Does Greek Foot Predispose to Morton’s Neuroma?


Background: Morton’s neuroma is the enlargement of an interdigital nerve most commonly located between the third and fourth metatarsals. Greek foot is a normal variant where the first metatarsal is shorter than the second metatarsal. To our knowledge, there is currently no reported association between Greek foot and Morton’s neuroma in the literature. Methods: Retrospective study of 184 patients. Two separate cohorts were recruited. Cohort A comprised of 100 randomly selected asymptomatic patients. Cohort B comprised of 84 patients with a history of foot pain and histologically confirmed Morton’s neuroma. Foot shape was determined by using a self-assessment tool and plain radiographs. Statistical analyses were performed using the Chi-square test on the association between Greek foot and Morton’s neuroma. A p-value of <0.05 was considered statistically significant. Results: Our study shows a statistically significant association between Greek foot and Morton’s neuroma with a prevalence of Greek foot in Cohort A of 20% and in Cohort B of 63%. (p = 2.6 × 10﹣9). Conclusions: This study has shown a possible association between the presence of a Greek foot and the presence of Morton’s neuroma. Although our study design has limitations and does not allow full statistical analysis, we do believe that the shown association between Greek foot and Morton’s neuroma can help clinicians and other health care providers in establishing the diagnosis of Morton’s neuroma in patients with a painful foot.

Share and Cite:

Jump, C. , Rice, M. , Gheorghiu, D. and Sanchez-Ballester, J. (2014) Does Greek Foot Predispose to Morton’s Neuroma?. Open Journal of Orthopedics, 4, 176-182. doi: 10.4236/ojo.2014.47029.

Conflicts of Interest

The authors declare no conflicts of interest.


[1] Durlacher, L. (1945) A Treatise on Corns, Bunions, the Diseases of Nails, and the General Management of Feet. Simpkin, Marshall and Co., London.
[2] Morton, T. (1876) A Peculiar and Painful Affection of the Fourth Metatarso-Phalangeal Articulation. American Journal of the Medical Sciences, 71, 37-45.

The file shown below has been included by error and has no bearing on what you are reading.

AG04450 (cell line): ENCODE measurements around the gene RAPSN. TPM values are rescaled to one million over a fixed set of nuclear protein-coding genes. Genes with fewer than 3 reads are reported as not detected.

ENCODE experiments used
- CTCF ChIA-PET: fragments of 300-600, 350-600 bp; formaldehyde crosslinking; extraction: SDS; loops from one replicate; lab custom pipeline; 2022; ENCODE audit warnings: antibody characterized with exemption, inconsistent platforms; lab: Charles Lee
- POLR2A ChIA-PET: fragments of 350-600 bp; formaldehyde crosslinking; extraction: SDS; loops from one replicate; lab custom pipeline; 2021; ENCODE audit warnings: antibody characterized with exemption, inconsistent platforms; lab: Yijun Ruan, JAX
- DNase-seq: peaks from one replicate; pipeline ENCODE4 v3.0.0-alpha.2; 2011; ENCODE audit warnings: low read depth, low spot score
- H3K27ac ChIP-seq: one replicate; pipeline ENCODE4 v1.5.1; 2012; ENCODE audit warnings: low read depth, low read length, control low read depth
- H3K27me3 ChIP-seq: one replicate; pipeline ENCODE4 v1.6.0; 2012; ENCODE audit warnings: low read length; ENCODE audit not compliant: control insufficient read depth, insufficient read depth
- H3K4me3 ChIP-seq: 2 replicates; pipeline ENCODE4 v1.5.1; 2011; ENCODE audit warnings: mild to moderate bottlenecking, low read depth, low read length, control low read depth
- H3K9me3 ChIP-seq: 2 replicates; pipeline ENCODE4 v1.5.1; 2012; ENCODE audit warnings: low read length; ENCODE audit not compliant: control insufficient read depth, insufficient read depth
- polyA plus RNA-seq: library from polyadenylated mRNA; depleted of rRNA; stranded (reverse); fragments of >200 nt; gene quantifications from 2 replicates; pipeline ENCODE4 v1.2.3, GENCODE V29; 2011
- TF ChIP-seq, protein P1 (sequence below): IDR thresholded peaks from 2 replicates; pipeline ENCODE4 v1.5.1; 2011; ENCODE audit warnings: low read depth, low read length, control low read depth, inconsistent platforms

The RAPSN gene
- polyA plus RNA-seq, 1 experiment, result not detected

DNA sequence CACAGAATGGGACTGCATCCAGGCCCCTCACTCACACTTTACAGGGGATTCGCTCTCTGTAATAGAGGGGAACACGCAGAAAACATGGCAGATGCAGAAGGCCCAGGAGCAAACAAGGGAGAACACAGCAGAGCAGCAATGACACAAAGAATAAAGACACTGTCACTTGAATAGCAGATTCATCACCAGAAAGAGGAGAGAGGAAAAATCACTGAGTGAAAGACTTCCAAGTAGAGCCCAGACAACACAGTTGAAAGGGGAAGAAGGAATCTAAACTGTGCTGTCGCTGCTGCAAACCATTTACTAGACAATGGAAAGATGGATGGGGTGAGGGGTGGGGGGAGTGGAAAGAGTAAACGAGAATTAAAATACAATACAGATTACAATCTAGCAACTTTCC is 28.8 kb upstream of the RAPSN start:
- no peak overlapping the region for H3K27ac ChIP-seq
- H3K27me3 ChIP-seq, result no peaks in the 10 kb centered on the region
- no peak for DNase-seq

[3] Lorimer, D.L. and Neale, D. (2002) Neale’s Disorders of the Foot: Diagnosis and Management. 6th Edition, Churchill Livingstone, Edinburgh, New York, 714 p.
[4] Brubaker, N. (2008) Morton’s Neuroma. The Journal of Nursing, 4, 785-786.
[5] Bencardino, J., Rosenberg, Z.S., Beltran, J., Liu, X. and Marty-Delfaut, E. (2000) Morton’s Neuroma: Is It Always Symptomatic? American Journal of Roentgenology, 175, 649-653.
[6] Dereymaeker, G., Schroven, I., Steenwerckx, A. and Stuer, P. (1996) Results of Excision of the Interdigital Nerve in the Treatment of Morton’s Metatarsalgia. Acta Orthopædica Belgica, 62, 22-25.
[7] Nissen, K.I. (1948) Plantar Digital Neuritis; Morton’s Metatarsalgia. Journal of Bone and Joint Surgery, 30B, 84-94.
[8] Gauthier, G. (1979) Thomas Morton’s Disease: A Nerve Entrapment Syndrome. A New Surgical Technique. Clinical Orthopaedics and Related Research, 142, 90-92.
[9] Bossley, C.J. and Cairney, P.C. (1980) The Intermetatarso-Phalangeal Bursa—Its Significance in Morton’s Metatarsalgia. Journal of Bone and Joint Surgery, 62, 184-187.
[10] Wu, K.K. (1996) Morton’s Interdigital Neuroma: A Clinical Review of Its Etiology, Treatment, and Results. Journal of Foot and Ankle Surgery, 35, 112-119.
[11] Addante, J.B., Peicott, P.S., Wong, K.Y. and Brooks, D.L. (1986) Interdigital Neuromas. Results of Surgical Excision of 152 Neuromas. Journal of the American Podiatric Medical Association, 76, 493-495.
[12] Bradley, N., Miller, W.A. and Evans, J.P. (1976) Plantar Neuroma: Analysis of Results Following Surgical Excision in 145 Patients. Southern Medical Journal, 69, 853-854.